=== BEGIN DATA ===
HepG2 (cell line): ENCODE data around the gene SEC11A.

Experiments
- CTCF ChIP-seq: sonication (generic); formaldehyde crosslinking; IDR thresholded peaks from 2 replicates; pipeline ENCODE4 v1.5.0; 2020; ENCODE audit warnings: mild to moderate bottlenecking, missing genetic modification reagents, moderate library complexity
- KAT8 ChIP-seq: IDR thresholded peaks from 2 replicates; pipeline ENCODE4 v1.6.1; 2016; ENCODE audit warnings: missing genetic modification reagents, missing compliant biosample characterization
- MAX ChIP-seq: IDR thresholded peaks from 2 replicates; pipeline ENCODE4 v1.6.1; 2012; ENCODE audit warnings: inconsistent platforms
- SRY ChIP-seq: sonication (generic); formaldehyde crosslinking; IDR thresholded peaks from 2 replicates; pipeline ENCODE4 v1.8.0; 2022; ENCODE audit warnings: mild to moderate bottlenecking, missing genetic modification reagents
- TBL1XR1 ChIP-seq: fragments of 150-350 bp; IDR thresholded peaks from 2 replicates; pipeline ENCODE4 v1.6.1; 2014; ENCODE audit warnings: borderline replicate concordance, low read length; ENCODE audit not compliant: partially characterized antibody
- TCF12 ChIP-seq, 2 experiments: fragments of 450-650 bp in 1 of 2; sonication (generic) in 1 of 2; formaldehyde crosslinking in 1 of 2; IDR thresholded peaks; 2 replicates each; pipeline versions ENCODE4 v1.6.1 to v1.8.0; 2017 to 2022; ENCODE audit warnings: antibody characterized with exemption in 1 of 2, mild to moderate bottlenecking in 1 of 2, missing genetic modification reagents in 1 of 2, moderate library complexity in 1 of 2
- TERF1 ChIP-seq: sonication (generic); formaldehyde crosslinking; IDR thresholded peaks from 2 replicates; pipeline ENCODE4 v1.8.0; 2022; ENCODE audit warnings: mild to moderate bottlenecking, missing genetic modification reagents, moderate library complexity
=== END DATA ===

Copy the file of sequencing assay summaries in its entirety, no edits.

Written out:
HepG2 (cell line): ENCODE data around the gene SEC11A.

Experiments
- CTCF ChIP-seq: sonication (generic); formaldehyde crosslinking; IDR thresholded peaks from 2 replicates; pipeline ENCODE4 v1.5.0; 2020; ENCODE audit warnings: mild to moderate bottlenecking, missing genetic modification reagents, moderate library complexity
- KAT8 ChIP-seq: IDR thresholded peaks from 2 replicates; pipeline ENCODE4 v1.6.1; 2016; ENCODE audit warnings: missing genetic modification reagents, missing compliant biosample characterization
- MAX ChIP-seq: IDR thresholded peaks from 2 replicates; pipeline ENCODE4 v1.6.1; 2012; ENCODE audit warnings: inconsistent platforms
- SRY ChIP-seq: sonication (generic); formaldehyde crosslinking; IDR thresholded peaks from 2 replicates; pipeline ENCODE4 v1.8.0; 2022; ENCODE audit warnings: mild to moderate bottlenecking, missing genetic modification reagents
- TBL1XR1 ChIP-seq: fragments of 150-350 bp; IDR thresholded peaks from 2 replicates; pipeline ENCODE4 v1.6.1; 2014; ENCODE audit warnings: borderline replicate concordance, low read length; ENCODE audit not compliant: partially characterized antibody
- TCF12 ChIP-seq, 2 experiments: fragments of 450-650 bp in 1 of 2; sonication (generic) in 1 of 2; formaldehyde crosslinking in 1 of 2; IDR thresholded peaks; 2 replicates each; pipeline versions ENCODE4 v1.6.1 to v1.8.0; 2017 to 2022; ENCODE audit warnings: antibody characterized with exemption in 1 of 2, mild to moderate bottlenecking in 1 of 2, missing genetic modification reagents in 1 of 2, moderate library complexity in 1 of 2
- TERF1 ChIP-seq: sonication (generic); formaldehyde crosslinking; IDR thresholded peaks from 2 replicates; pipeline ENCODE4 v1.8.0; 2022; ENCODE audit warnings: mild to moderate bottlenecking, missing genetic modification reagents, moderate library complexity